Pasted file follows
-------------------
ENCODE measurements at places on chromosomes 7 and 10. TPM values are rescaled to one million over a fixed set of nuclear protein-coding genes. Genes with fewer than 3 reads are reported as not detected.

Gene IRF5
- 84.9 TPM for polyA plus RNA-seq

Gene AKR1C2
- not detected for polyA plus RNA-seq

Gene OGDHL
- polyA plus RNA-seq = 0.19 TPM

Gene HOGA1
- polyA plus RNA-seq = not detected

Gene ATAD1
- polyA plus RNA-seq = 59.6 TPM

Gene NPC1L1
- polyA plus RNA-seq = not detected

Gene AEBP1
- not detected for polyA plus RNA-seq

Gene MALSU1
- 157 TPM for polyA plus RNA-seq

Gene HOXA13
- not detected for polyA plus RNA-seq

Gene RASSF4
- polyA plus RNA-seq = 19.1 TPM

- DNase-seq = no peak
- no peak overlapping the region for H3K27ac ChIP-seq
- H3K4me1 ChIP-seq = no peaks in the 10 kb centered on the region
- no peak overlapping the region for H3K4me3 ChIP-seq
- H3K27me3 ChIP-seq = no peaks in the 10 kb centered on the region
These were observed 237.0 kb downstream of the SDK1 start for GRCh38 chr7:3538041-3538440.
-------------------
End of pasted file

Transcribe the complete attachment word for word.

ENCODE measurements at places on chromosomes 7 and 10. TPM values are rescaled to one million over a fixed set of nuclear protein-coding genes. Genes with fewer than 3 reads are reported as not detected.

Gene IRF5
- 84.9 TPM for polyA plus RNA-seq

Gene AKR1C2
- not detected for polyA plus RNA-seq

Gene OGDHL
- polyA plus RNA-seq = 0.19 TPM

Gene HOGA1
- polyA plus RNA-seq = not detected

Gene ATAD1
- polyA plus RNA-seq = 59.6 TPM

Gene NPC1L1
- polyA plus RNA-seq = not detected

Gene AEBP1
- not detected for polyA plus RNA-seq

Gene MALSU1
- 157 TPM for polyA plus RNA-seq

Gene HOXA13
- not detected for polyA plus RNA-seq

Gene RASSF4
- polyA plus RNA-seq = 19.1 TPM

- DNase-seq = no peak
- no peak overlapping the region for H3K27ac ChIP-seq
- H3K4me1 ChIP-seq = no peaks in the 10 kb centered on the region
- no peak overlapping the region for H3K4me3 ChIP-seq
- H3K27me3 ChIP-seq = no peaks in the 10 kb centered on the region
These were observed 237.0 kb downstream of the SDK1 start for GRCh38 chr7:3538041-3538440.